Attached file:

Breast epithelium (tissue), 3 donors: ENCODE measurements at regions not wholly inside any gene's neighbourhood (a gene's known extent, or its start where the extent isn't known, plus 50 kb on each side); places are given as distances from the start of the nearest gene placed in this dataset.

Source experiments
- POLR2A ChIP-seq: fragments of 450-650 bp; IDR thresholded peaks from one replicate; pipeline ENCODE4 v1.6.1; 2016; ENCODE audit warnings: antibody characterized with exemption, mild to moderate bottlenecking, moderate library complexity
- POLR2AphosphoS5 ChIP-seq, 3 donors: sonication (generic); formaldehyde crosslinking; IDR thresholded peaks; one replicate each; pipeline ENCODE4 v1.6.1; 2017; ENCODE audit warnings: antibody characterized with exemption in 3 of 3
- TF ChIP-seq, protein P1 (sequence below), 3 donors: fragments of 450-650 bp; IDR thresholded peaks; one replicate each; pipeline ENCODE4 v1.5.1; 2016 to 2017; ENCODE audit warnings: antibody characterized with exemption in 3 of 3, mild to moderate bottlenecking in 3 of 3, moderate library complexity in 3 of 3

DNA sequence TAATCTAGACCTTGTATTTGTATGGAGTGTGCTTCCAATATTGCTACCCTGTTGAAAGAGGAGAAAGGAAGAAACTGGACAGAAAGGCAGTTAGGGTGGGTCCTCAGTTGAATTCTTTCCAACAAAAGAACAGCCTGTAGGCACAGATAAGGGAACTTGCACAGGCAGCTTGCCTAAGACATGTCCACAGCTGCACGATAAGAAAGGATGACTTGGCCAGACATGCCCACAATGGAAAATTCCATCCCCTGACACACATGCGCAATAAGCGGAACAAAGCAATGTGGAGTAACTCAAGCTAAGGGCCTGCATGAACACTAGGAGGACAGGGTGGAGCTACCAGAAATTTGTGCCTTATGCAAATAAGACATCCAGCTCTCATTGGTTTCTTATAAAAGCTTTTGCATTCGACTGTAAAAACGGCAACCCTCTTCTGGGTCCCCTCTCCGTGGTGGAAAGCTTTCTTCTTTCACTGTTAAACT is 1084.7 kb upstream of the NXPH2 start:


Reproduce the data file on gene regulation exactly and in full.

Breast epithelium (tissue), 3 donors: ENCODE measurements at regions not wholly inside any gene's neighbourhood (a gene's known extent, or its start where the extent isn't known, plus 50 kb on each side); places are given as distances from the start of the nearest gene placed in this dataset.

Source experiments
- POLR2A ChIP-seq: fragments of 450-650 bp; IDR thresholded peaks from one replicate; pipeline ENCODE4 v1.6.1; 2016; ENCODE audit warnings: antibody characterized with exemption, mild to moderate bottlenecking, moderate library complexity
- POLR2AphosphoS5 ChIP-seq, 3 donors: sonication (generic); formaldehyde crosslinking; IDR thresholded peaks; one replicate each; pipeline ENCODE4 v1.6.1; 2017; ENCODE audit warnings: antibody characterized with exemption in 3 of 3
- TF ChIP-seq, protein P1 (sequence below), 3 donors: fragments of 450-650 bp; IDR thresholded peaks; one replicate each; pipeline ENCODE4 v1.5.1; 2016 to 2017; ENCODE audit warnings: antibody characterized with exemption in 3 of 3, mild to moderate bottlenecking in 3 of 3, moderate library complexity in 3 of 3

DNA sequence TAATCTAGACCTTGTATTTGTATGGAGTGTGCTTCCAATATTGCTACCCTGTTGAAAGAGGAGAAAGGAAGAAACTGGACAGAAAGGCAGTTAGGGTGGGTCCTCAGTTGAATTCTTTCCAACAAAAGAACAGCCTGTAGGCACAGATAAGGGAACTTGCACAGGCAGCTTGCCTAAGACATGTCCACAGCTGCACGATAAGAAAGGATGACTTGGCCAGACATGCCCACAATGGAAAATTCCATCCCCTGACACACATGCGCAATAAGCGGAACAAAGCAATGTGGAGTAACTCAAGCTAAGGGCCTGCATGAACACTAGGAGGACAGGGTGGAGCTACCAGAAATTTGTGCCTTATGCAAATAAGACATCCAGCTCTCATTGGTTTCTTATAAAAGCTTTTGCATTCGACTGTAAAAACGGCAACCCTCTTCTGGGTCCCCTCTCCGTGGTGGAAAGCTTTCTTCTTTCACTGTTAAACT is 1084.7 kb upstream of the NXPH2 start: